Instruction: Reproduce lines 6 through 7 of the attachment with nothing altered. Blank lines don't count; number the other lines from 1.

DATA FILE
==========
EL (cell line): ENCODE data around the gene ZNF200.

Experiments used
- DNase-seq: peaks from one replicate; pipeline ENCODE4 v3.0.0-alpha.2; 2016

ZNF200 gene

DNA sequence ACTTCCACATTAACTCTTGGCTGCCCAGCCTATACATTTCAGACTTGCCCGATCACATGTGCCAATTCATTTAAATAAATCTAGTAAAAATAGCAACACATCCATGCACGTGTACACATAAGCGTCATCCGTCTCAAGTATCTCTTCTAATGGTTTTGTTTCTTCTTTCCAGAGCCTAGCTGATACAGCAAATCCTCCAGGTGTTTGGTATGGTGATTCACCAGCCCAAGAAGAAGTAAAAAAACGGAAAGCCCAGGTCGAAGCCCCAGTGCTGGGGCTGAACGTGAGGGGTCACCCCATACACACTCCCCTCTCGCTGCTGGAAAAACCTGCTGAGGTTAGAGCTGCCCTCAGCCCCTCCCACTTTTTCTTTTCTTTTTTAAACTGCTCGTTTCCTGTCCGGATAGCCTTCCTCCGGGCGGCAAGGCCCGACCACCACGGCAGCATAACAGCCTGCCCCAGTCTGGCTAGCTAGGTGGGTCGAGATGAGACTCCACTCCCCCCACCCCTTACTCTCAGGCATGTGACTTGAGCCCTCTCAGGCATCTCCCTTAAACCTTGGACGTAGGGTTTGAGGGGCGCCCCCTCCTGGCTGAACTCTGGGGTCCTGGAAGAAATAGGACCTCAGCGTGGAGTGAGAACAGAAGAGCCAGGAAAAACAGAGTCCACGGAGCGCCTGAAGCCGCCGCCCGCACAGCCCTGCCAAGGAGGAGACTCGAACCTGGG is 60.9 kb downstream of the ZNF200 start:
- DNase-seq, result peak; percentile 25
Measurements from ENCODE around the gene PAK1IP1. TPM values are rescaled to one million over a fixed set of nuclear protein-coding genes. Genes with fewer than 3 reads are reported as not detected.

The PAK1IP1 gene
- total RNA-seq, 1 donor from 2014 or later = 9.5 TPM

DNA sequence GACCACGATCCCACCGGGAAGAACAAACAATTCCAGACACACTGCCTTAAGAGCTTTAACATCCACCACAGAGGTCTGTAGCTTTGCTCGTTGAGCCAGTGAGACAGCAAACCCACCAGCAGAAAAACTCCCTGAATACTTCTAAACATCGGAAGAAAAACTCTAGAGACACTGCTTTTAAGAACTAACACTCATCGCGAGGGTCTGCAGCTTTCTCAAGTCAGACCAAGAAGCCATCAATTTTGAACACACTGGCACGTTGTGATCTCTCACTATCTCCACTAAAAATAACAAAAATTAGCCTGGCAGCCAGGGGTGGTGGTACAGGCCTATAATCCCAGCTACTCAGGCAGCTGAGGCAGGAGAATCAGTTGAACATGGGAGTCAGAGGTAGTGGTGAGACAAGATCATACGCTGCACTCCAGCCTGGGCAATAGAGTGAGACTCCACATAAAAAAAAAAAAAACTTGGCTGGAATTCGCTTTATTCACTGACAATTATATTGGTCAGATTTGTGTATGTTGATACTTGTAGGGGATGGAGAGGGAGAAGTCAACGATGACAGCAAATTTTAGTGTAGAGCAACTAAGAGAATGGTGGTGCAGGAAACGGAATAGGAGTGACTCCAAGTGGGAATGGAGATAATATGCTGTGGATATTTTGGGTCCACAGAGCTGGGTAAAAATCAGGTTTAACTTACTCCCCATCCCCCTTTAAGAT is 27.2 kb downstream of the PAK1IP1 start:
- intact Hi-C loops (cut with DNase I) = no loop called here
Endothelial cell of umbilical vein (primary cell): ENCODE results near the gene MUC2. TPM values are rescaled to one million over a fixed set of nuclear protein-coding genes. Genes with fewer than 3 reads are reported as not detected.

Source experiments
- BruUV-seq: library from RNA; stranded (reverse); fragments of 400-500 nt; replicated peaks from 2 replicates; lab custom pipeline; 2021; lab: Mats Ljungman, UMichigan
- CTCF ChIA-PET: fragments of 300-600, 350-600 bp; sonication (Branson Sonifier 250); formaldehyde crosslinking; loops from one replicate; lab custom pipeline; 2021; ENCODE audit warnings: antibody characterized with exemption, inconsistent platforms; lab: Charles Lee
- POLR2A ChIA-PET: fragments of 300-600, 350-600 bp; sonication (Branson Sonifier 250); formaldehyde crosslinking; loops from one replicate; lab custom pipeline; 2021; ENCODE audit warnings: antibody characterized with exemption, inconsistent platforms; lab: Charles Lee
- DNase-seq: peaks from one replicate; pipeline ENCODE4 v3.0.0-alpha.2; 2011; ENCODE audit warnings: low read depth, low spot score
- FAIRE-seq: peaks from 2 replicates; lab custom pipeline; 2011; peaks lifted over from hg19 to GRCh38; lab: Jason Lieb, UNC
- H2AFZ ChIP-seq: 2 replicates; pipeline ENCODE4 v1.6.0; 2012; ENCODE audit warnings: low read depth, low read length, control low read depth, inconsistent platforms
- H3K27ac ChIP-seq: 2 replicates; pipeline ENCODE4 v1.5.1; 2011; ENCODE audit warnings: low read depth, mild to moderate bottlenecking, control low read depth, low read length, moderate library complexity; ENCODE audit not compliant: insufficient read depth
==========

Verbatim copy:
- DNase-seq, result peak; percentile 25
Measurements from ENCODE around the gene PAK1IP1. TPM values are rescaled to one million over a fixed set of nuclear protein-coding genes. Genes with fewer than 3 reads are reported as not detected.